Zuma inherited from Thabo Mbeki an office with a high level of respectability and moral credibility. It was not perfect and the incumbent made mistakes that require no enumeration here. But the fact that it had the requisite gravitas is not in dispute.

Mbeki took over from the larger-than-life Nelson Mandela who laid the foundation and set the standards. It took Zuma eight years to destroy what Mandela and Mbeki created in nearly 15 years.

Mandela’s presidency was about reconciliation, nation-building and completing the Constitution-making process. It was an imperative imposed on his presidency by the demands of a fragile nation at the time. Mbeki’s presidency was about the nuts and bolts of state craft, fixing the public finances left in shambles by the National Party and hoisting South Africa’s flag higher in global affairs. Zuma showed not even the pretence of lofty ideals. For him public office was about personal survival.

Zuma’s downgrading of the office in almost all respects made the challenge of his successor look easy on the face of it. Ramaphosa’s first objective was the restoration of the moral authority of the office of the president. He also needed to inject into the Presidency his own vision.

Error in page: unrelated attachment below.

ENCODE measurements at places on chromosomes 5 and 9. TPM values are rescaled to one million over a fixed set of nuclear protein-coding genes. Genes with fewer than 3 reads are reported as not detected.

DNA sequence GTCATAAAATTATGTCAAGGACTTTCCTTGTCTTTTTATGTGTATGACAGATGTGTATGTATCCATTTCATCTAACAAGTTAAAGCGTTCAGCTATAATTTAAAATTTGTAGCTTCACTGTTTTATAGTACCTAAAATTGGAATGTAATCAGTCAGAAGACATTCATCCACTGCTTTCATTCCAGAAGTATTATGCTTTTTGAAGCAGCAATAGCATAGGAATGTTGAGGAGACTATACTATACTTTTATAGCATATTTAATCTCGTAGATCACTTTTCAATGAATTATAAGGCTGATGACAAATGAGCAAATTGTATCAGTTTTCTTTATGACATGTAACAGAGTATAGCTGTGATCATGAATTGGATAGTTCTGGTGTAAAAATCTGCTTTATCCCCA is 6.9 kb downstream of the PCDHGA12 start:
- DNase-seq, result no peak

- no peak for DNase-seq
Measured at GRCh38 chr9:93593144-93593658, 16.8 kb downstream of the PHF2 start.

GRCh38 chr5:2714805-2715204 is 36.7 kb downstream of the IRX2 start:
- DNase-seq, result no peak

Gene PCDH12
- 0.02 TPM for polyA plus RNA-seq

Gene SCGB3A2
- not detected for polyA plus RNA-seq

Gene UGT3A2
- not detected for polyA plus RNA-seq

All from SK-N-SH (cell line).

By merely being in the office, Ramaphosa restored its credibility. But it was always going to be what he would say and do next that would indicate the substance of his leadership style as he confronts governance collapse head-on.

In his first key speeches — the State of the Nation Address, the ANC January 8 statement, his Freedom Day message and the Presidency Budget vote — he has set out his immediate priorities. The interrelated themes are good governance, rooting out corruption, restoring trust in the government and rebuilding the economy to create jobs. The collapse of basic governance in all major sites of state authority — national Cabinet, some national departments, state-owned entities and many provinces and municipalities — dictates that he needs to focus on emergency tactics to restore normality. He has set the right tone and has moved fast to flush out some elements of state capture and to rehabilitate governance...

See full column on Amanzimtoti Fever facebook page.